Food & Drink » Food & Wine

A Fresh Start



In June, we reported that, despite rumors, Marena's Gerani was still open for business. Approximately a month later, the restaurant was sold to Kevin Rains, former executive chef at Equestria. Roustica, which serves modern comfort food, opened two weeks ago.

"We have been in here for three months, but it took us a long time to get the kitchen updated, the place cleaned, and the private dining room added," Rains says.

Most of Marena's interior is still intact. "Our landlord likes the murals, and he also likes the overall feel of the restaurant. We knew that there were certain things we wouldn't be able to change, but we changed everything that didn't fall within those parameters," Rains says.

Among those changes was the restaurant's name. Although Rains knew that Marena's has had a long and strong reputation as a neighborhood restaurant, he felt that it was time for a new name to emphasize his own style and to give the place a fresh start.

The menu at Roustica is simple and is updated weekly. "We are using as much local produce as possible, which means that our menu changes because of the availability of certain items," Rains says.

Appetizers include a vegetable-stuffed crepe, Caesar and salmon BLT salads, crab cakes, and Ripley tomato and shrimp gazpacho. Entrées range from Alaskan halibut to Australian lamb, Maine lobster tail, beef filet, and barbecued pork tenderloin. Desserts are also kept simple: a gelato or sorbet trio of the day, a torte, and chocolate soufflé cake.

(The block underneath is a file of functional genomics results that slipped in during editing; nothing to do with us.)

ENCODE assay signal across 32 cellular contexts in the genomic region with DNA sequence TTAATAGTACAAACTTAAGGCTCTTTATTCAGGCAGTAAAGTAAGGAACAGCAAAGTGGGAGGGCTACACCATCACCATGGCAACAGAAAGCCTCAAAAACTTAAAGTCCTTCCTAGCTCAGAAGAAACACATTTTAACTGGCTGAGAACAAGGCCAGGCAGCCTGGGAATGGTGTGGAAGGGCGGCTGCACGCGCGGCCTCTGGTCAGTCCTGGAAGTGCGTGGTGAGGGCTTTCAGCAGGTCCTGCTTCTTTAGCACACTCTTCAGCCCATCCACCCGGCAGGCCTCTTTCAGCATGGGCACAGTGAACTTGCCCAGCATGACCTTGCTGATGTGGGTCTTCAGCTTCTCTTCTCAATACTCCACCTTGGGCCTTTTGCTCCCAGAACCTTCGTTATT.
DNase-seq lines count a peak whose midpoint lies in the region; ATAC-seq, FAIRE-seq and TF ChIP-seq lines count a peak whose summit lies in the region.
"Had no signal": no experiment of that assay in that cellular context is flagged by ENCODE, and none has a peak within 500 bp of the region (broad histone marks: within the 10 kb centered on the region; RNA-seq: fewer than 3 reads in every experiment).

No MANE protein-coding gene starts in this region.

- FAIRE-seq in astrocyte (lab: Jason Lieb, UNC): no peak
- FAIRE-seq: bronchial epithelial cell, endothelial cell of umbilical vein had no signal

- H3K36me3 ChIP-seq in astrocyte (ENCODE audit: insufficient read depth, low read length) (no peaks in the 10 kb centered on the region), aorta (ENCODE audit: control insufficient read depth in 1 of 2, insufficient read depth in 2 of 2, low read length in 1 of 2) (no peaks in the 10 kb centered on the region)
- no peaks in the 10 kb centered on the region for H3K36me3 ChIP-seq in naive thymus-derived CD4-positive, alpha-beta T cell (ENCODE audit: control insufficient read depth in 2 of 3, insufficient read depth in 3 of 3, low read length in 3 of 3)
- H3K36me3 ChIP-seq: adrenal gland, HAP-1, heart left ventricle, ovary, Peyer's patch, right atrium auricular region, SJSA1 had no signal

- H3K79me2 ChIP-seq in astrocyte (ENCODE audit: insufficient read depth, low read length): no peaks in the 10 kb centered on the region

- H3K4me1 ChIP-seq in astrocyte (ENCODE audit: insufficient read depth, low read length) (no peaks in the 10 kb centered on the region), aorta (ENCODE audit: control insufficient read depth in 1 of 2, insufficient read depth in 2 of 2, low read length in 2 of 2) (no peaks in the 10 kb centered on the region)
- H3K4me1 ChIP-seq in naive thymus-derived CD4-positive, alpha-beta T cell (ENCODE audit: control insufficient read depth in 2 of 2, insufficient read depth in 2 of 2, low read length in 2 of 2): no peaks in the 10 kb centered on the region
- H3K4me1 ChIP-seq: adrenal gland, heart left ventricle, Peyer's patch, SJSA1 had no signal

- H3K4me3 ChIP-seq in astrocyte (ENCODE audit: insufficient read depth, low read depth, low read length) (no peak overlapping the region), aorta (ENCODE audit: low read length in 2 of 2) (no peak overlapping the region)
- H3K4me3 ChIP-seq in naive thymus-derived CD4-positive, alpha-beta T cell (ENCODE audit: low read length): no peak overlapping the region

Rains received a bachelor degree in business from the University of Tennessee and a chef of winery arts degree from the Colorado Institute of Arts. His right-hand man is longtime friend Andrew Masters, who will run the kitchen while Rains tends to his manager duties.

"We are here to stay. This is a great neighborhood, and we want to contribute our part to make it attractive for people who come here from a different part of town," Rains says.

Roustica is open for dinner Tuesday through Saturday.

Roustica, 1545 Overton Park Avenue (726-6228)

Two new domestic vodkas recently became available in Memphis.

Paul McCann of Richmond, Virginia, gave up his government job as policy analyst to make vodka. Since it was introduced in 2004, Cirrus has won medals in several international competitions, beating out brands such as Belvedere and Ketel One.

"My preferred alcoholic beverage is vodka — potato vodka, to be more specific. I remember sitting at a bar with a friend of mine a few years ago and realizing that there weren't that many high-end vodkas produced in the U.S.," McCann says.

With a business idea in place, he worked on product development for about a year before he finally started distilling potato vodka. "Potato vodka just gives you a smoother feel. Vodkas that are made from grain often have more bite to them," McCann explains.

Currently, Cirrus Vodka is a two-man show that includes McCann, and, if he "gets in a pinch," his brother. McCann plans to move his distillery into a larger space and develop a single malt whiskey. But for now, all efforts are going toward getting the best out of potatoes.

Cirrus is available at local liquor stores for about $24. It is distributed by the Victor L. Robilio Company.

Another new vodka in town, Vodka 360, is eco-friendly and distilled from grain by the Earth Friendly Distilling Company in Weston, Missouri. Everything that goes into this vodka is from within a 40-mile radius of Weston. For packaging, the company uses 85 percent recycled glass and chlorine-free paper for the labels. Southwestern Distributing Company distributes the "green" vodka locally, which sells for about $25 in most area liquor stores around town.

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